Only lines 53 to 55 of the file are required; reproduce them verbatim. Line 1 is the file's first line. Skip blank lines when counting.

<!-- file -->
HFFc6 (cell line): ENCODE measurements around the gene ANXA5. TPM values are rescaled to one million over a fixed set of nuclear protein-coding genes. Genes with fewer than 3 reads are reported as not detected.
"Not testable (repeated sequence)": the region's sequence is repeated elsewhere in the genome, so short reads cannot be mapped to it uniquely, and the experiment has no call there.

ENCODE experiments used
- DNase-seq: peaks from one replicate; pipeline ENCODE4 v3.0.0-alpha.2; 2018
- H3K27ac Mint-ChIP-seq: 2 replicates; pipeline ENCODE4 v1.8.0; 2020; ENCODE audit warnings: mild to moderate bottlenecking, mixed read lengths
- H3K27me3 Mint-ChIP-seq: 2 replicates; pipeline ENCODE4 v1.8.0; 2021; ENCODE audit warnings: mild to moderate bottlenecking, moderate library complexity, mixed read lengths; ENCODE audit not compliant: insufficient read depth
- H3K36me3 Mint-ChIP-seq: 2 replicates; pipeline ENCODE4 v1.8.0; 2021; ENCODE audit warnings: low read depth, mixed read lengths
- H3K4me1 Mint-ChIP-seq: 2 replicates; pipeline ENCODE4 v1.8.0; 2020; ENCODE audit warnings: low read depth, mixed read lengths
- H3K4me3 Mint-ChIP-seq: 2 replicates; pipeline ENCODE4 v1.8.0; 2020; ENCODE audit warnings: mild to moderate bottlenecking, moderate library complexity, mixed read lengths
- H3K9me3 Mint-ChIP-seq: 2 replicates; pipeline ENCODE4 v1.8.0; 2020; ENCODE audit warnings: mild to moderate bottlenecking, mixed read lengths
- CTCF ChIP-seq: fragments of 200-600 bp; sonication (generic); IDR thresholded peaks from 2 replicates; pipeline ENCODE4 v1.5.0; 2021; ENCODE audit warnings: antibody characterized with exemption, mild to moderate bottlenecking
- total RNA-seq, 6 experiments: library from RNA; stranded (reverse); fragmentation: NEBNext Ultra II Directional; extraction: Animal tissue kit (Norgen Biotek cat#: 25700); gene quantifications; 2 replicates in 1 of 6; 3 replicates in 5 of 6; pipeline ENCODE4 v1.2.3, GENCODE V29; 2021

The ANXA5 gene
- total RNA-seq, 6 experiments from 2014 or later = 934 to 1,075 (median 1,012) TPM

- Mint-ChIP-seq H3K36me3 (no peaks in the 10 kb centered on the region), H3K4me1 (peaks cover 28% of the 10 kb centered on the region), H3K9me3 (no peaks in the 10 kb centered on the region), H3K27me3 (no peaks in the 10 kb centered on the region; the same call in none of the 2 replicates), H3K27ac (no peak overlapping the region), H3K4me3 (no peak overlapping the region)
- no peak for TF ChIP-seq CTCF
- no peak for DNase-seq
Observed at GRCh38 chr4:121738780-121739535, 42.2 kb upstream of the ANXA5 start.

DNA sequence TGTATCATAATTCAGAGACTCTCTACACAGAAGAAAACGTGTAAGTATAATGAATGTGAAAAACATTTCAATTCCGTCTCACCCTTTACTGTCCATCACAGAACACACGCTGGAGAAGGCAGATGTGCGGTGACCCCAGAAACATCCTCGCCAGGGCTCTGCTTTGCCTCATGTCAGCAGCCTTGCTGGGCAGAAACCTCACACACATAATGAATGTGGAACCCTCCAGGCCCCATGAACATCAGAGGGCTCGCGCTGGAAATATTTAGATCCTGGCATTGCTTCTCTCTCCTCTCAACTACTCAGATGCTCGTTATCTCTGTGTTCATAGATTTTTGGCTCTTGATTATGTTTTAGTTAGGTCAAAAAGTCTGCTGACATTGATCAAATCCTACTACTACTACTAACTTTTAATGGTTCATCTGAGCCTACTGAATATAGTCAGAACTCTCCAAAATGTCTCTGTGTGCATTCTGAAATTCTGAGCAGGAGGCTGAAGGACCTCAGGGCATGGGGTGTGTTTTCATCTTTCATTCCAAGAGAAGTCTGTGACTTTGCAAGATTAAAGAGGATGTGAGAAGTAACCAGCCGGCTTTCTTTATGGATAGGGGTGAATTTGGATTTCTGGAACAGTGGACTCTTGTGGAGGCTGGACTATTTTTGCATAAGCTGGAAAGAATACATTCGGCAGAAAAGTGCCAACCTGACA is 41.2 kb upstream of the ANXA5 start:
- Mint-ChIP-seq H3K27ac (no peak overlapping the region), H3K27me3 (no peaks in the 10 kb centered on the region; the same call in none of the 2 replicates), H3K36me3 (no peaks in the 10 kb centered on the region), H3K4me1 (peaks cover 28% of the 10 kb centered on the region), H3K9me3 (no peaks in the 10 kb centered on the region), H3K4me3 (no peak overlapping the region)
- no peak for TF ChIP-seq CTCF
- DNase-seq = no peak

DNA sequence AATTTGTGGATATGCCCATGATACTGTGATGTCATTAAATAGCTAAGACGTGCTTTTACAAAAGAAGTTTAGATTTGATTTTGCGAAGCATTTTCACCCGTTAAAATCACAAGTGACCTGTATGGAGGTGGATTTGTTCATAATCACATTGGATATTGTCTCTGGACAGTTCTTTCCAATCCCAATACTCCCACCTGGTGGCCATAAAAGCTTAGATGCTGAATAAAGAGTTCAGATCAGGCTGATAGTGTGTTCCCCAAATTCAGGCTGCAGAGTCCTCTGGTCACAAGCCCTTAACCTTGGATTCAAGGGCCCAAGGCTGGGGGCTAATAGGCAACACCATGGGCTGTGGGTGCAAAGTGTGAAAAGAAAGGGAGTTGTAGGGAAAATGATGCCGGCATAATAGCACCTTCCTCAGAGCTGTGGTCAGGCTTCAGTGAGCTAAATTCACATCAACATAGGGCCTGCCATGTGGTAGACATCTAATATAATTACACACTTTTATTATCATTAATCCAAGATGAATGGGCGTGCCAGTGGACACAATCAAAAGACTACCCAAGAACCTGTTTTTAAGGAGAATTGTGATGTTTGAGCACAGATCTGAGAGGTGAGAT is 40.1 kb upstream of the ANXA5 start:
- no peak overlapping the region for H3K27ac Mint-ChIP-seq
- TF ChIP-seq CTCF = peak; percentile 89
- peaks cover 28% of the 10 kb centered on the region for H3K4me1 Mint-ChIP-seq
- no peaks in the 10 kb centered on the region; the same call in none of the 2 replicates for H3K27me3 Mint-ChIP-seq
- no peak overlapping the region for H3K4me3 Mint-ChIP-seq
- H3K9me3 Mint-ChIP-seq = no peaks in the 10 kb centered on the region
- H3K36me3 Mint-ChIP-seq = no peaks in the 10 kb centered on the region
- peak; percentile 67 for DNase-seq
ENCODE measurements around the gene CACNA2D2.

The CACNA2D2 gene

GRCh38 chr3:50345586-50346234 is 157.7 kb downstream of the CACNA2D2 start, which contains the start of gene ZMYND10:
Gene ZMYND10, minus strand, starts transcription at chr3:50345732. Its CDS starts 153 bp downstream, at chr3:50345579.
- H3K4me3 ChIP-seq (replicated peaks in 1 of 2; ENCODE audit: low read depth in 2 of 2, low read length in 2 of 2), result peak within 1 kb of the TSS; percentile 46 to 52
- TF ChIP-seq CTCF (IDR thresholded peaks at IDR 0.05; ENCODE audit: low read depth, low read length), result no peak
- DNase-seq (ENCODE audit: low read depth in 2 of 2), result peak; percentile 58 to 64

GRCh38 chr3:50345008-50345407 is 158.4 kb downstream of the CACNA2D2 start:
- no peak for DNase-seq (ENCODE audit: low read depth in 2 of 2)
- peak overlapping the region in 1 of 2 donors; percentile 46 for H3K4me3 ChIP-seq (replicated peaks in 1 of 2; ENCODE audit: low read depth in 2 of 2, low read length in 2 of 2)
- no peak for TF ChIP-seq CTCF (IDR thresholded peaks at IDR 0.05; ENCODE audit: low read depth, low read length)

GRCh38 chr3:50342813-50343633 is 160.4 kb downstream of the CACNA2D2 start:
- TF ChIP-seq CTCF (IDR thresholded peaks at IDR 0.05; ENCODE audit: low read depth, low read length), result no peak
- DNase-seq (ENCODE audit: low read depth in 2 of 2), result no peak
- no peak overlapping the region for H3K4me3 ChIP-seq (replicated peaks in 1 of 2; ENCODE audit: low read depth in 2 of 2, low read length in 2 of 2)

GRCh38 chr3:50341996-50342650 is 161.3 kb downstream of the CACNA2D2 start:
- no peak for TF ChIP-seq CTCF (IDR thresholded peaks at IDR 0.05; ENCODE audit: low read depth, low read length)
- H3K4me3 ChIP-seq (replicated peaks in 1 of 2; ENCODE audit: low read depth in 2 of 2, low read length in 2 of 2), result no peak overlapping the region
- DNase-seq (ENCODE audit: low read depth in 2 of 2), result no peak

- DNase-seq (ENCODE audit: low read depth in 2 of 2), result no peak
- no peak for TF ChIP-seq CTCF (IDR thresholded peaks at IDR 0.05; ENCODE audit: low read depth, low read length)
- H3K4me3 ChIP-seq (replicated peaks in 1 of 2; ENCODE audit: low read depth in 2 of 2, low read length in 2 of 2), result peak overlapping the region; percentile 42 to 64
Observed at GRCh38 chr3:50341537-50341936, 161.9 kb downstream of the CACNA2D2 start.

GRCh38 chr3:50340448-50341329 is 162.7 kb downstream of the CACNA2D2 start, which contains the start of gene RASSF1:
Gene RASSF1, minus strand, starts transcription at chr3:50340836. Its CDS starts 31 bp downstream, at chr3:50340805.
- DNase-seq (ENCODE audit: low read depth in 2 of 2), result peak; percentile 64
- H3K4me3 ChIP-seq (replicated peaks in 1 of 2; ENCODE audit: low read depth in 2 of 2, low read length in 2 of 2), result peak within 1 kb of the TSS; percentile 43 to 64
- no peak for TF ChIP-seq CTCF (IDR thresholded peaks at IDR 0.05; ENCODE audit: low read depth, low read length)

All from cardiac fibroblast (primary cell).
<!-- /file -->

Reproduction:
- H3K4me3 ChIP-seq (replicated peaks in 1 of 2; ENCODE audit: low read depth in 2 of 2, low read length in 2 of 2), result peak overlapping the region; percentile 42 to 64
Observed at GRCh38 chr3:50341537-50341936, 161.9 kb downstream of the CACNA2D2 start.

GRCh38 chr3:50340448-50341329 is 162.7 kb downstream of the CACNA2D2 start, which contains the start of gene RASSF1: